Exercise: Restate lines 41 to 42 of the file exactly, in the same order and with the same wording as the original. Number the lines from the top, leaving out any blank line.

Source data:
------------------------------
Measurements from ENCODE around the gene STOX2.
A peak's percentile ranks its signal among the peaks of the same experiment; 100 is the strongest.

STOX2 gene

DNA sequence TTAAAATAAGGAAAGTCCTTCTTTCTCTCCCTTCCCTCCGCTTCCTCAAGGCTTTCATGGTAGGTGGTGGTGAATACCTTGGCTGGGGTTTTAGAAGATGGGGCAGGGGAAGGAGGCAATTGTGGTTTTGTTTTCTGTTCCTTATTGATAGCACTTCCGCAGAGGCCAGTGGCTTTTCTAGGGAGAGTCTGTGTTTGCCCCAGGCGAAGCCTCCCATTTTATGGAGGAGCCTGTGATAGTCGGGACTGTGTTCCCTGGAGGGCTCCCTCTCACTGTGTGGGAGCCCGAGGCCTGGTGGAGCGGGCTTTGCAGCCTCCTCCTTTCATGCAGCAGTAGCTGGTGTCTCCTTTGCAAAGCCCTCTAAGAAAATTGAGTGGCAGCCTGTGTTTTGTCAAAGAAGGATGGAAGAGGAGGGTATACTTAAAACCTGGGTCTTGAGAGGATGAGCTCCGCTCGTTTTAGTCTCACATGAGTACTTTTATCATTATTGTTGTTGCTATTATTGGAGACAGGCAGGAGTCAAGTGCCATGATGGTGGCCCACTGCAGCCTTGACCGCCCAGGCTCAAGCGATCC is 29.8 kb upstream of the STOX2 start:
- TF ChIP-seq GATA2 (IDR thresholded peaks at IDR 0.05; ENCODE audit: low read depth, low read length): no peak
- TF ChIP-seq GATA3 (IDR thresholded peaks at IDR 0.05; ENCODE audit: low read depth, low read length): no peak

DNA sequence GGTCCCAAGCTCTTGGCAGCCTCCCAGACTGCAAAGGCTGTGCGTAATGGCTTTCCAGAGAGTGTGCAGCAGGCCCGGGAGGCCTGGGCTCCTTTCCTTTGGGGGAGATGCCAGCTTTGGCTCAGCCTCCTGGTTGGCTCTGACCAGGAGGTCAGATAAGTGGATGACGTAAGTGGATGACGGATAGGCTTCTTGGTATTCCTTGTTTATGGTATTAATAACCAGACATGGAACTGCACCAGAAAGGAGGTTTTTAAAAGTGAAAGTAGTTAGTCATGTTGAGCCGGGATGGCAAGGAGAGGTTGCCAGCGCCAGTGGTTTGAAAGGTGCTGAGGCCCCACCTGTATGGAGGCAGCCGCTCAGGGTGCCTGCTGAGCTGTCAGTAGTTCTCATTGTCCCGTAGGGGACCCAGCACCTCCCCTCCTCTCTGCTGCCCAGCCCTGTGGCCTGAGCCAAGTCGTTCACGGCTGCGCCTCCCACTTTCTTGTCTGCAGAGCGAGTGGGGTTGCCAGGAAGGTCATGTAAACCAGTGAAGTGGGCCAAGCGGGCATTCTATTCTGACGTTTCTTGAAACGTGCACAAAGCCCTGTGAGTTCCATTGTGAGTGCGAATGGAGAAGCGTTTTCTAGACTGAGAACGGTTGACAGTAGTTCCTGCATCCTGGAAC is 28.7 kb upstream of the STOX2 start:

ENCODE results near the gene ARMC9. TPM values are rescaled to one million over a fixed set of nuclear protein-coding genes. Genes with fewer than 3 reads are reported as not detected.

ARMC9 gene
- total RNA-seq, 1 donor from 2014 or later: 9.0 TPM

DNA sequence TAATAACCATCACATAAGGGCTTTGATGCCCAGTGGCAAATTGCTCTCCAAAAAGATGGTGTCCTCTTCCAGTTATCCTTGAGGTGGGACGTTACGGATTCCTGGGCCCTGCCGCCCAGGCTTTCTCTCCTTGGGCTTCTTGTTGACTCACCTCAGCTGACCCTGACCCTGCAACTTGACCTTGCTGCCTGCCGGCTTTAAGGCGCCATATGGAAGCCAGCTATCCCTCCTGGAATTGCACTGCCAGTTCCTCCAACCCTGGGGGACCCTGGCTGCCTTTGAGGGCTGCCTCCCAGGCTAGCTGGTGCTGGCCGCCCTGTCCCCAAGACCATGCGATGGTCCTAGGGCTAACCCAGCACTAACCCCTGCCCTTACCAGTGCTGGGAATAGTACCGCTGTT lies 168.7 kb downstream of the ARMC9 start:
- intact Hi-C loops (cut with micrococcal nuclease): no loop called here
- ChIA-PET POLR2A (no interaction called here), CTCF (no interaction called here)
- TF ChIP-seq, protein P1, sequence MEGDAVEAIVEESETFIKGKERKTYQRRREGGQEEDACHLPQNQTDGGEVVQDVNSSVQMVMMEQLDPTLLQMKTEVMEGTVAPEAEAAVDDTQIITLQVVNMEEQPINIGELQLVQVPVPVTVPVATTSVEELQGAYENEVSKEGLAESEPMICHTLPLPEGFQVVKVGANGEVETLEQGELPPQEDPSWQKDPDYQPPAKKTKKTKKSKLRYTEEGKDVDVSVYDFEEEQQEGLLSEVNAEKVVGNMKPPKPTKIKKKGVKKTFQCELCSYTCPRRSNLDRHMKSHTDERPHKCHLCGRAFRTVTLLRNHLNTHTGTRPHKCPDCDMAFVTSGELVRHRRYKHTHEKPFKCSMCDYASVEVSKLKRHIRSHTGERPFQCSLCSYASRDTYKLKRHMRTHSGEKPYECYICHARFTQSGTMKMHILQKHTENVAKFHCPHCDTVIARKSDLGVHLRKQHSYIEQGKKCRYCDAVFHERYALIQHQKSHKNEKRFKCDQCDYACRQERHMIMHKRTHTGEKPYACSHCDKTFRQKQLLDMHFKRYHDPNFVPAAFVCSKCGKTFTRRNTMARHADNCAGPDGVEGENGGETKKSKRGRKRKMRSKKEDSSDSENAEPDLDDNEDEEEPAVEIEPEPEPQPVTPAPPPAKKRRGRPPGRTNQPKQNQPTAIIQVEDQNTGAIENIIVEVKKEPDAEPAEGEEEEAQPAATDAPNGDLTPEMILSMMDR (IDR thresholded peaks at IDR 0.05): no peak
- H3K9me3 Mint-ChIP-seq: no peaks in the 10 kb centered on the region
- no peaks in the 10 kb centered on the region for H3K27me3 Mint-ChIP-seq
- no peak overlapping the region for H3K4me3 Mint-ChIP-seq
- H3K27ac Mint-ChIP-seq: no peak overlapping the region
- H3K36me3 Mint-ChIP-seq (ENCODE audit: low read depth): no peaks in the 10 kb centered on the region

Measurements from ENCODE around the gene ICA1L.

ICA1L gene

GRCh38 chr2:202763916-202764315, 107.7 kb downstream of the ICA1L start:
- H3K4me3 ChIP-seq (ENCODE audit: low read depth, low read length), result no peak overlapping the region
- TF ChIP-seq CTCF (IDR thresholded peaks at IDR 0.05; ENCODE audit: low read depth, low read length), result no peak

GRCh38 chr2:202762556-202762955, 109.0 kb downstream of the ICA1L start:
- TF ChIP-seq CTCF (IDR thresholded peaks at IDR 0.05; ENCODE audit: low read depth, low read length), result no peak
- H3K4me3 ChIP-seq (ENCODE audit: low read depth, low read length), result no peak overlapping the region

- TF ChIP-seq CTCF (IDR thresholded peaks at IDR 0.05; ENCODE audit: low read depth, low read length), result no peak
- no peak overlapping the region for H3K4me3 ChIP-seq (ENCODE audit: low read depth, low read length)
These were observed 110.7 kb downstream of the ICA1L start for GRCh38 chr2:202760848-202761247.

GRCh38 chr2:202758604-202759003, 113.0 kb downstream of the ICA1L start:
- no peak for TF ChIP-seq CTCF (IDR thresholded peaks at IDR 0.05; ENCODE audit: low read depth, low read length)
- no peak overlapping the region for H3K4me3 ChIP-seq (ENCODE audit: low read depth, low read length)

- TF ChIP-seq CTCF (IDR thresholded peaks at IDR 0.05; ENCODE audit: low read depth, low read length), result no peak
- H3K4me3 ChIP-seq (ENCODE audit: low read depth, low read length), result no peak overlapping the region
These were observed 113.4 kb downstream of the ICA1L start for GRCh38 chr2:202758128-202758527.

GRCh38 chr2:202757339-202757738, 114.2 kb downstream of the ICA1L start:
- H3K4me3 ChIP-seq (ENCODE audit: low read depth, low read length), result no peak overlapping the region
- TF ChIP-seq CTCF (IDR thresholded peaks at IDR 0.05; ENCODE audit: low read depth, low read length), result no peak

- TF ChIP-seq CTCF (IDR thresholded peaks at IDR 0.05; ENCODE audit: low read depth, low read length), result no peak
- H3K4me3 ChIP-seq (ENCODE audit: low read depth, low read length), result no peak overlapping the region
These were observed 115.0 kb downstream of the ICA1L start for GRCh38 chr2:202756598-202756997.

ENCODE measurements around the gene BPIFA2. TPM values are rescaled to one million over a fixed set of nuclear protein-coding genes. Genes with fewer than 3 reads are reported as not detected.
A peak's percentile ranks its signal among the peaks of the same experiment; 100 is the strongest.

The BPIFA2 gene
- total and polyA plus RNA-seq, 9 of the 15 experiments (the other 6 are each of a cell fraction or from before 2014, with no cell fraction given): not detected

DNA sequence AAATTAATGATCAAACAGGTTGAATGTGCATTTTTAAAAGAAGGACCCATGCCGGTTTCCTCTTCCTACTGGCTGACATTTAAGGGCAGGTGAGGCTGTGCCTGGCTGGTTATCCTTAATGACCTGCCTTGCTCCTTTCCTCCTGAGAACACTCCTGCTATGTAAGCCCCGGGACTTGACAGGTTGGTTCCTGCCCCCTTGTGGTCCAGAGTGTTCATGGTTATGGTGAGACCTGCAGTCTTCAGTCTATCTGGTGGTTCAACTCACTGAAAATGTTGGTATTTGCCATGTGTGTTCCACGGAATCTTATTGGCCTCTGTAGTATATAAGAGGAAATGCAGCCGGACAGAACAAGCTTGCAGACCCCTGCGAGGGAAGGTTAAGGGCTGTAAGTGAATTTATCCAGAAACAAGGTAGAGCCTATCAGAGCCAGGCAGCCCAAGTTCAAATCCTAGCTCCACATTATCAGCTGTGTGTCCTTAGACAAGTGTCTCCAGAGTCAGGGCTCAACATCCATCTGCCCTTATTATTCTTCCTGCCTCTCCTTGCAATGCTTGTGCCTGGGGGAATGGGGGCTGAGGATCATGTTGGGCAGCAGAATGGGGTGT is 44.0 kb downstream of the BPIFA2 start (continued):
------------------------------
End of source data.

- H3K4me3 ChIP-seq (ENCODE audit: low read depth, low read length), result no peak overlapping the region
These were observed 115.0 kb downstream of the ICA1L start for GRCh38 chr2:202756598-202756997.